Pedalling back to basics
For the aam admi cycling has always been a part of their daily routine. But now there is a sudden increase in the numbers of people who want to be on two wheels. From movie stars to politicians to professional athletes all are obsessed with pedalling away their blues.
Recently, actor Salman Khan, known for flaunting his love for bicycles, was seen promoting adventure cycling in the hills of Arunachal Pradesh along with minister Kiran Rijiju. Actor Siddharth Malhotra was also spotted cycling in the verdant hills of Kerala.
More and more people are taking to adventure biking to stay fit, be close to nature, stay calm and get away from the chaos of the city. From wilderness treks to weekends following local coastal paths, adventure cycling combines cycle touring, mountain biking and camping to open up new and exciting possibilities for the two-wheeled explorer. Enthusiasts can be spotted in the wee hours, pedalling away furiously along the highways.
Senior IPS officer, Akun Sabharwal, who rode a bicycle from Delhi to Mumbai along with para-cyclist Aditya Mehta, took up biking in 2009. Following that, he signed up for multiple events, even though he regularly goes cycling in and around Hyderabad. But he prefers long distance biking as it involves cycling for extended periods of time through trails.
“I go on long distance rides once a week. While it doesn’t usually involve extreme obstacles like other forms of mountain biking, it does require great endurance. I have been cycling for the last nine years,” says Akun.
Hyderabad-based Prajwal Poorna Pingali prefers mountain biking because it helps him to stay fit while being close to nature. Prajwal, Telangana U18 champion, sixth in XCO at the Mountain Bike Nationals at Pune this year, says, “I have been riding MTB for around a year and a half. The challenges are many such as controlling a bike on unpaved, dangerous terrain but I have learned to overcome challenges without panic.”
Cycling also allows enthusiasts the time to see so much more than other forms of transport, believes Jalandhar-based wildlife photographer, Randeep Singh, who has been riding since 2009 in the mountains. There is something just right about the speed of a bike. It allows you to cover so much more ground than walking, and one can see more than from a car. “As an adventure enthusiast, I wanted something which could coexist with my job. The tough challenge is when you ride uphill, you really need good biking practice, stamina and also you need technical knowledge to repair your mountain bike if required,” says Randeep.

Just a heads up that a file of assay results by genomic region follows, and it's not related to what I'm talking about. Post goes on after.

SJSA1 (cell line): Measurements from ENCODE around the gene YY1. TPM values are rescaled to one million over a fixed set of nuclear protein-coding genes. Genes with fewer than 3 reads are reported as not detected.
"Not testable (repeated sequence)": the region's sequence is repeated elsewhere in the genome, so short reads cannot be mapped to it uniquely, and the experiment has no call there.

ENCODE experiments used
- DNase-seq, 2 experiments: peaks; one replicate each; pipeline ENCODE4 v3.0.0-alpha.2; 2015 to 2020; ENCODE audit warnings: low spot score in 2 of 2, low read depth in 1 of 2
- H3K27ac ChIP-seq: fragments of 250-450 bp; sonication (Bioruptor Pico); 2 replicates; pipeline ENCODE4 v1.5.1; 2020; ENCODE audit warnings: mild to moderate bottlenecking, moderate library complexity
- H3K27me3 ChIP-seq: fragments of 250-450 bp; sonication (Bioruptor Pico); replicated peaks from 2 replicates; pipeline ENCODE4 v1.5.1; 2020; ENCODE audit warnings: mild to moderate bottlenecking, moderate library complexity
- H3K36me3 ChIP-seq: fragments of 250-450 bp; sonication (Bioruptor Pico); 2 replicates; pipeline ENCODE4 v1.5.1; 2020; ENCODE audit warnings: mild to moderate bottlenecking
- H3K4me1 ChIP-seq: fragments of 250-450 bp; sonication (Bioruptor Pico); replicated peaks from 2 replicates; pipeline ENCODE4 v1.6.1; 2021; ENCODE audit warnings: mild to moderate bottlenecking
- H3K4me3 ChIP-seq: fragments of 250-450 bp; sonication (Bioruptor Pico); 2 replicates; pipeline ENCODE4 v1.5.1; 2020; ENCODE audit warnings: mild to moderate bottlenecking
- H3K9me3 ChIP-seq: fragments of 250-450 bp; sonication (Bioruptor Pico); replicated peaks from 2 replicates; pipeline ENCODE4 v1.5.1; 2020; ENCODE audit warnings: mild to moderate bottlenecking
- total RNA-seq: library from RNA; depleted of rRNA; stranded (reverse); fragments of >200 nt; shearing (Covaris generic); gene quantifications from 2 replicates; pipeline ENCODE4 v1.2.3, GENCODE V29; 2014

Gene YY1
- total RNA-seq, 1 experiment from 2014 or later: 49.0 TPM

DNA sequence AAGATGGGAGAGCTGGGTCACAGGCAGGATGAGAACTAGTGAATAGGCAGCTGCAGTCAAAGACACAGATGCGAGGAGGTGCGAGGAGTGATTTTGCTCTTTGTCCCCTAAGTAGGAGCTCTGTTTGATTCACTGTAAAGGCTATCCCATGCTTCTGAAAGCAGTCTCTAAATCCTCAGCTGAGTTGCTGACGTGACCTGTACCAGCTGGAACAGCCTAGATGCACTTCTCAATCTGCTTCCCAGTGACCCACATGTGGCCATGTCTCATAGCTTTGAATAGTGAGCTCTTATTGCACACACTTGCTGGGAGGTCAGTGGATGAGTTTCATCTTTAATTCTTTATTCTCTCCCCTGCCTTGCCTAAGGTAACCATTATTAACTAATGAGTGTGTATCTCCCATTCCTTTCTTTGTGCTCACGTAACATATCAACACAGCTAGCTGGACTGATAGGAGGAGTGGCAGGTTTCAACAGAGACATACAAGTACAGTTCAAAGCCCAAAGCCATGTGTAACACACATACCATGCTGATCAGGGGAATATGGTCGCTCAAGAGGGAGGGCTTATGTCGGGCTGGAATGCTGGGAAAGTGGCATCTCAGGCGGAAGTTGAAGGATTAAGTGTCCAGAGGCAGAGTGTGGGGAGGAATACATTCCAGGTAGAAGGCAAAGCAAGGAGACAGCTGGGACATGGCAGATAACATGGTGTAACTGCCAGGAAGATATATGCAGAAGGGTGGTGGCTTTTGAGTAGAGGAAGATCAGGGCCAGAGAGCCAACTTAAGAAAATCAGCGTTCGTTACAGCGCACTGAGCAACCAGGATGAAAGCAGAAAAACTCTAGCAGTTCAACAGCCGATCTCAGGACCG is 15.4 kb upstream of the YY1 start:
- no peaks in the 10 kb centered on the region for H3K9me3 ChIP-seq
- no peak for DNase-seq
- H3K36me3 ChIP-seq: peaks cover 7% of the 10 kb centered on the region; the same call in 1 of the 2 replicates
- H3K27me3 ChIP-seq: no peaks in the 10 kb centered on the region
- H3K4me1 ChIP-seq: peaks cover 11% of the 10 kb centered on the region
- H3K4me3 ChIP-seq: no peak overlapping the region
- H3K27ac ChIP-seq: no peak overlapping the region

Prajwal, whose favourite competition is Mountain Biking Himalaya, feels his own foray into cycling has helped him navigate through the challenges in his work life. “Cycling helps me to manage stressful and tough situations without completely shutting down,” says Prajwal.
Pradyumna, another adventure enthusiast from Hyderabad, says, “Hyderabad doesn’t really have any proper trails with any level of difficulty, near where I live, so it’s hard to find places to ride. That means either going far out of the city-for which one needs to shuttle there by car or trying to build on what already exists. I’ve been riding since 2009, and had an interest in MTBing since then, but only got a ‘serious’ mountain-bike at the beginning of this year.”
Nothing on two wheels is ever risk-free, especially in India’s unpredictable and hazardous traffic conditions. There is always the danger of being hit by fast moving vehicles on city roads.
“Getting out of the city, navigating through the traffic can be frustrating. There is no separate bicycle lane, vehicles ride very close to you and it gets risky. Though once you are out of the city it feels great. What I do is take long distance rides to places like Shamirpet, Vikarabad and Narsapur. So it’s more to do with riding on the highways and away from the chaos of the city. I usually ride a distance of 50 km twice a week. And plan long distance rides once in two or three months. These rides can be 100-300 km,” says Jamila Kapasi, interior designer and adventure enthusiast.
Randeep is well aware of the risks involved but he says the challenging nature of the sport has kept him hooked to the pedals. “It is a high-risk activity testing your endurance and technical handling skills, but I would say that the risk is worth the experience. Preparations are required to practice biking in cities first. One should try to ride regularly for at least 20-30 kms everyday if you really want to ride in the mountains.”